Do Sweeteners Break a Fast?
The impact a sweetener has on an intermittent fast depends largely on the specific sweetener. In particular, whether the sweetener contributes to a negative blood glucose/insulin response, activates the digestive system, or triggers growth pathways that would shut down autophagy.
Fasting can be tricky for anyone with a sweet tooth. For the extremely strict amongst us who want to get as much out of their fast as possible, it’s likely best to avoid sweeteners altogether.
Yes, even the ones without any calories.
But for those who have a specific goal in mind for their fast, there’s a bit of wiggle room. For the purposes of our sweetener discussion, we’ll break these goals down into the three largest fasting categories:
- Metabolic health / fat loss
- Gut rest
- Longevity / autophagy
Before we go in-depth and give you the sweet, sweet deets on each individual sugar alternative, let’s make sure we dispel a rather large misconception: food doesn’t have to have calories to break a fast.
And conversely, just because it does have calories doesn’t mean it does break a fast.
If you’re confused, you’re not alone, but don’t worry. We’ll walk you through it.
Calories are only one component among many that decide whether or not something breaks a fast. And depending on your goal, calories may not even be the most important factor.
So when we consider the question of whether or not a sweetener breaks your fast, we’re really considering three different questions:
- Does it contribute to a negative blood glucose/insulin response?
- Does it activate your digestive system?
- Does it trigger growth pathways that would shut down autophagy?
Surprisingly, some non-caloric and minimally caloric sweeteners actually do impact your insulin response, even without elevating blood glucose levels.
Similarly, some zero-calorie sweeteners activate your GI tract even though they don’t end up metabolizing in any meaningful way.
As we discussed in the first part of our DOES IT BREAK MY FAST series, if a sweetener does have calories, the type of calorie also has a large impact on fasting, especially for longevity — anything with amino acids stimulates an mTOR growth pathway which inhibits autophagy.
You wouldn’t expect that to matter much when it comes to sweeteners, but in fact, one of the most common sweeteners in the world’s food supply, a sweetener dozens of fasters are likely ingesting by the liter, is made up of amino acids… which means it shuts down autophagy and throws your longevity benefits out the window.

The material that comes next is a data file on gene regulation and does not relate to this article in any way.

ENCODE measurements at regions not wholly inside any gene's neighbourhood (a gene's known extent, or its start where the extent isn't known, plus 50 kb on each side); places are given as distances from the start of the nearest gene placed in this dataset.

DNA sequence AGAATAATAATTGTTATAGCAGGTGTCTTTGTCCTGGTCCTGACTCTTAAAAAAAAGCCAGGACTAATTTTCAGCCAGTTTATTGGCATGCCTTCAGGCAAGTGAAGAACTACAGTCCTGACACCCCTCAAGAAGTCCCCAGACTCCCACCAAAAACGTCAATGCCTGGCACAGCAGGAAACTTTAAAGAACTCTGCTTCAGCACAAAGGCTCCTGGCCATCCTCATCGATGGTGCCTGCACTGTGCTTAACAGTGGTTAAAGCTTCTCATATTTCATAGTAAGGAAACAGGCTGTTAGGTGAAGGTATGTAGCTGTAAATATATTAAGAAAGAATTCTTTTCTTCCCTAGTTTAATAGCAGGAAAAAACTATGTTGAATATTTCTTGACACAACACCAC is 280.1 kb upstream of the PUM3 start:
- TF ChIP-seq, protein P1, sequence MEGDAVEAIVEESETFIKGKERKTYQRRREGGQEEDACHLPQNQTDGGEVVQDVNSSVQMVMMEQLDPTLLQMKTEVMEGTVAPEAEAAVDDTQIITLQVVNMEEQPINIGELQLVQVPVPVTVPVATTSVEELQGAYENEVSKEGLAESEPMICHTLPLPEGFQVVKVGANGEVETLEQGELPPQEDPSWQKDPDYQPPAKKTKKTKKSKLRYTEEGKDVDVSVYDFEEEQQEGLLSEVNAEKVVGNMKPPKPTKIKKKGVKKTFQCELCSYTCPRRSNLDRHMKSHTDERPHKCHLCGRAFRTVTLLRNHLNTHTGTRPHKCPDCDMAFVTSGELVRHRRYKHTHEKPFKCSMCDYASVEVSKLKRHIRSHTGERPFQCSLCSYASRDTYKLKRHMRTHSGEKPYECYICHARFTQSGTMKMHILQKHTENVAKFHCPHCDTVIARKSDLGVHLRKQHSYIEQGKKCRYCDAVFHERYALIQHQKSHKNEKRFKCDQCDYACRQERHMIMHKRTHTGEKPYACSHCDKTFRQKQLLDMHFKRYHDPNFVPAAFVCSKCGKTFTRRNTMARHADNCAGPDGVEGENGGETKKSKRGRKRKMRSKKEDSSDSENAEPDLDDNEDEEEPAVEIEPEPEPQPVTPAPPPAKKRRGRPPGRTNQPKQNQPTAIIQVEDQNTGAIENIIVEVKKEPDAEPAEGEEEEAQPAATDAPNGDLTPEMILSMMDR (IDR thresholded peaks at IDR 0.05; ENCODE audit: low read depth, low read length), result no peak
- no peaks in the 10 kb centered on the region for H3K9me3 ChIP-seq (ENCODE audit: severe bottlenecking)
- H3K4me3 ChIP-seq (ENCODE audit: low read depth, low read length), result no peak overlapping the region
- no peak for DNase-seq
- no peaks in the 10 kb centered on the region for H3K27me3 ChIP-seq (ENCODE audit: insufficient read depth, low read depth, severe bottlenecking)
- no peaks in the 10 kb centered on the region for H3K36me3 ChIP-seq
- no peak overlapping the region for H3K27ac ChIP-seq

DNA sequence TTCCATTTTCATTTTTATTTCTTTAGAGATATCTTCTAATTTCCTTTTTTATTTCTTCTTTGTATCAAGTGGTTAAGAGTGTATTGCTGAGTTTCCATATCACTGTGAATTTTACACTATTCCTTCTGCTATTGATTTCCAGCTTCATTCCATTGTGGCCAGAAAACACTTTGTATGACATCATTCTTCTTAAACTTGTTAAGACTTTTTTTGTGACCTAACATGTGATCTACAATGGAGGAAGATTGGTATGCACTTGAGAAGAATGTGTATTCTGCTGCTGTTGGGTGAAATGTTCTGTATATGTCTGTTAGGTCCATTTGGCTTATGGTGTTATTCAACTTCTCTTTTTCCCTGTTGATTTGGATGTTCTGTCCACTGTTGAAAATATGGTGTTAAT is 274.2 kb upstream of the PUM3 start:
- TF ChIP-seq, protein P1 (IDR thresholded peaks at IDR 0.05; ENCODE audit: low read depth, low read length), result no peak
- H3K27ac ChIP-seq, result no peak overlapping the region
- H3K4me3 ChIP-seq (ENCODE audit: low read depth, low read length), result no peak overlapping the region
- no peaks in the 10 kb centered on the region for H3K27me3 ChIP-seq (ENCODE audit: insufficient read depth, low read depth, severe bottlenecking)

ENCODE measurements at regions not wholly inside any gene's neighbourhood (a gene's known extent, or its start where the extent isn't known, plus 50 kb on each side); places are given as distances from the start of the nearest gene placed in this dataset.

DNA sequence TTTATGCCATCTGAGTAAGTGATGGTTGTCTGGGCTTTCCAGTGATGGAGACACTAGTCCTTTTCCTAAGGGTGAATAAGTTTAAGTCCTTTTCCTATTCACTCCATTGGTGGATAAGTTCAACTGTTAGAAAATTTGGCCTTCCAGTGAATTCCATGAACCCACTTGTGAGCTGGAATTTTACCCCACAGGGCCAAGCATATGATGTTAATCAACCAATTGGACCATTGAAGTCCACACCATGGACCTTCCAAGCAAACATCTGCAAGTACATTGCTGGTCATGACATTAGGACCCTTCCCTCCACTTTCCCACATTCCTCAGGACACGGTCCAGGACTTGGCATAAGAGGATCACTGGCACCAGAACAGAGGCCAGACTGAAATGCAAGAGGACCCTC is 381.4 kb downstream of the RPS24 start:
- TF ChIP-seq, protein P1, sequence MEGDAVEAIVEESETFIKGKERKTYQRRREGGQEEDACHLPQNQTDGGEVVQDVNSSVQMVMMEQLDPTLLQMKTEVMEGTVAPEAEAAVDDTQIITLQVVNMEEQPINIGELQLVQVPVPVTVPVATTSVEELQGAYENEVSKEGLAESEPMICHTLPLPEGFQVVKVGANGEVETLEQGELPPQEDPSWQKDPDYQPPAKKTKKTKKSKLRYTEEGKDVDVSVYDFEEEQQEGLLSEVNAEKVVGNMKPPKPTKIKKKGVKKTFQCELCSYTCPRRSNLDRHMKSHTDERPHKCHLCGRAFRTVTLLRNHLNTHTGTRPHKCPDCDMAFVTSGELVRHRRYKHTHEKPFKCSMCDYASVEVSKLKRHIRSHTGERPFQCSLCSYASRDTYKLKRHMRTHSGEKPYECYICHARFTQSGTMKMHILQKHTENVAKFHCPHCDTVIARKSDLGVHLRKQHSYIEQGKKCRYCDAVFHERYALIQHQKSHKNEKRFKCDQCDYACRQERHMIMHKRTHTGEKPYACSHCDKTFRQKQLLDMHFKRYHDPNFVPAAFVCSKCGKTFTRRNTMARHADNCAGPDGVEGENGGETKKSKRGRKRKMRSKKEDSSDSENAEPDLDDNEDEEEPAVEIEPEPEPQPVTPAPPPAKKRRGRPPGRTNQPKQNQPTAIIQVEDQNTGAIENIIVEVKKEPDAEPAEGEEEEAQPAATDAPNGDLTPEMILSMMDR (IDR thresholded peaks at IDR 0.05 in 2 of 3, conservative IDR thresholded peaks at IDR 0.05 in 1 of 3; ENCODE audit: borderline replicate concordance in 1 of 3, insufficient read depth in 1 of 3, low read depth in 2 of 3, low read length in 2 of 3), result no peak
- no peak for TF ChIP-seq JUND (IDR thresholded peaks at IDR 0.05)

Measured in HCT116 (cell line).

Scroll all the way to the end if you want to know which sweetener we’re talking about.
In the meantime, let’s break “sweeteners” down into a few sub-categories before separating them out individually.
Nutritive VS Non-Nutritive Sweeteners
Nutritive sweeteners are sugars and sugar substitutes that provide a significant amount of energy, or calories when consumed.
Common nutritive sweeteners include table sugar (sucrose), high fructose corn syrup, honey, agave, and sugar alcohols like xylitol, sorbitol, and maltitol.
Sugar alcohols (identifiable by the -ol at the end of their name) are generally about half as caloric as regular sugar (around 2 calories per gram instead of 4), and they’re usually 25% to 100% as sweet as the real stuff.
The one exception to this is erythritol, which only has 0.2 calories per gram, making it 95% less caloric than table sugar.
For that reason, erythritol could technically be considered a non-nutritive sweetener. Non-nutritive sweeteners are sweet substances that contain minimal to no calories. Most of them are considered “high-intensity” sweeteners, given that they can be 100-20,000 times sweeter than regular sugar gram-for-gram.
The FDA has approved 8 high intensity sweeteners for use in the United States:
- Saccharin (aka Sweet’n Low)
- Aspartame (aka Equal)
- Acesulfame potassium (aka Ace-K or Sunett)
- Sucralose (aka Splenda)
- Steviol glycosides (aka Stevia)
- Luo han guo fruit extracts (aka monk fruit)
Along with erythritol, there’s one other non-nutritive sweetener approved by the FDA that doesn’t fall into this “high intensity” category — it’s a relatively new sweetener called Allulose.
Like erythritol, Allulose is found in small quantities in nature, and it’s only about 70% as sweet as regular sugar.
Natural sweeteners are sugars and sugar substitutes derived from nature, so they aren’t created synthetically in a lab. The most common natural sugar substitutes you’ll see in lower-calorie foods are Stevia and Monk Fruit.
We’re going to go through each of the above sweeteners one by one to discuss their unique attributes and how considerations like caloric density, absorption, gut stimulation, and growth pathway involvement impact whether or not it will break your fast.
Stevia alone may actually contribute to superior blood sugar and insulin levels.
It doesn’t inhibit ketosis or the ability to burn fat, so it likely won’t break your fast for the purposes of fat loss and metabolic health.